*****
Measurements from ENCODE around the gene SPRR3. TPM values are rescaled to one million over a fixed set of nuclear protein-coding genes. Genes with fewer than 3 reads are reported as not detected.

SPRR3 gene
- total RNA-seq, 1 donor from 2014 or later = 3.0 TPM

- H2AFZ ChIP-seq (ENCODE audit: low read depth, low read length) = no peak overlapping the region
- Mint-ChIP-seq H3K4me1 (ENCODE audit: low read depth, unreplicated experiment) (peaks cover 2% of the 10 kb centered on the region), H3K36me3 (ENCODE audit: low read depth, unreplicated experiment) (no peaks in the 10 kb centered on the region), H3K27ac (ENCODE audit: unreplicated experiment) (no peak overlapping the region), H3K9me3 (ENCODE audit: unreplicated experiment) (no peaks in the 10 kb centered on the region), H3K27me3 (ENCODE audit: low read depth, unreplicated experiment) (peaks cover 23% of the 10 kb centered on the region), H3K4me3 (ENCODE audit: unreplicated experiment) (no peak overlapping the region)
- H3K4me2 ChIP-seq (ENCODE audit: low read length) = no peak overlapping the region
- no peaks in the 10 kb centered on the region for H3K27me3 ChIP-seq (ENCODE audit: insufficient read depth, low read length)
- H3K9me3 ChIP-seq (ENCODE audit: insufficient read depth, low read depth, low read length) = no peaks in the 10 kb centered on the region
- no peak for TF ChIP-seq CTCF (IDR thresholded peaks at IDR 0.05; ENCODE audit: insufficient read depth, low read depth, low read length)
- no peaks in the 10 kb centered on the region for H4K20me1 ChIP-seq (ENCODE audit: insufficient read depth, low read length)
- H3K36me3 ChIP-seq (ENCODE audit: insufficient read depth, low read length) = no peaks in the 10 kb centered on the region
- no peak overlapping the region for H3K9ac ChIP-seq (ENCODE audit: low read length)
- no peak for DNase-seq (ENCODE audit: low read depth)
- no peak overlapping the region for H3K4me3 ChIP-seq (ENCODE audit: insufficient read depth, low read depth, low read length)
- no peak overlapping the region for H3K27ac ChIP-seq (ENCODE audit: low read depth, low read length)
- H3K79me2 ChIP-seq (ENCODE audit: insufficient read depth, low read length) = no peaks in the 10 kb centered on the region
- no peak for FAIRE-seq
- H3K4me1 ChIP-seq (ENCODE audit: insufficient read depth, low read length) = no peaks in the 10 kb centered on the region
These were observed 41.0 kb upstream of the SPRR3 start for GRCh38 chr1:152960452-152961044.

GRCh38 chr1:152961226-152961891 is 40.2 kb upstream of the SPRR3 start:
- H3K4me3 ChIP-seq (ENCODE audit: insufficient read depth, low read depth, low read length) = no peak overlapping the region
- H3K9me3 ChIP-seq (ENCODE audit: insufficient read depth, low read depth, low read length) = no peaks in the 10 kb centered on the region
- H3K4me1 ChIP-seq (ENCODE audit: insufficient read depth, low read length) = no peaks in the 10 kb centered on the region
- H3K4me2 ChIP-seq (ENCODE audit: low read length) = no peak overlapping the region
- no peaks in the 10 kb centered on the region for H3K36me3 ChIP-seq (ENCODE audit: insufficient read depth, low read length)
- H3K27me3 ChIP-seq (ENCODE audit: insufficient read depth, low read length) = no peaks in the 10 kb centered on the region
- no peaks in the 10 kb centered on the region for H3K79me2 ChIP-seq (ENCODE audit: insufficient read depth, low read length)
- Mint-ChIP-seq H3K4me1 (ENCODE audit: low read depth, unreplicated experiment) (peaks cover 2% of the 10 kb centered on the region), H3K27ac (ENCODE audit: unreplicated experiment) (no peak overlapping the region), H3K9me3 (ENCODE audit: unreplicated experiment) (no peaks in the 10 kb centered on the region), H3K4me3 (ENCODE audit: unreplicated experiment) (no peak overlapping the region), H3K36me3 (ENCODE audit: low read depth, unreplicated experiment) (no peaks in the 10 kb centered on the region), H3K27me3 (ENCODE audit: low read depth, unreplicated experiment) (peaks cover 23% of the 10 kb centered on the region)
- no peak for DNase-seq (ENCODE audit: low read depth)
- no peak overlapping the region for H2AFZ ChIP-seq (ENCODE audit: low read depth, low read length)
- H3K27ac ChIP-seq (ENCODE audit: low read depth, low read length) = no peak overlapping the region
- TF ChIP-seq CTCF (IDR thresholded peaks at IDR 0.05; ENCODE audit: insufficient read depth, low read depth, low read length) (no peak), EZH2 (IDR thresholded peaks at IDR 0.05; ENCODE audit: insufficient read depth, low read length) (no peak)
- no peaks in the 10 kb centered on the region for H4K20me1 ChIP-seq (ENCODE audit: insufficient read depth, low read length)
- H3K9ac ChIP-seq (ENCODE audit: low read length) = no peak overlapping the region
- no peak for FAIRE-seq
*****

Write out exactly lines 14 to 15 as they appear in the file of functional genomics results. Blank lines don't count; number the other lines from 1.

- no peak overlapping the region for H3K4me3 ChIP-seq (ENCODE audit: insufficient read depth, low read depth, low read length)
- no peak overlapping the region for H3K27ac ChIP-seq (ENCODE audit: low read depth, low read length)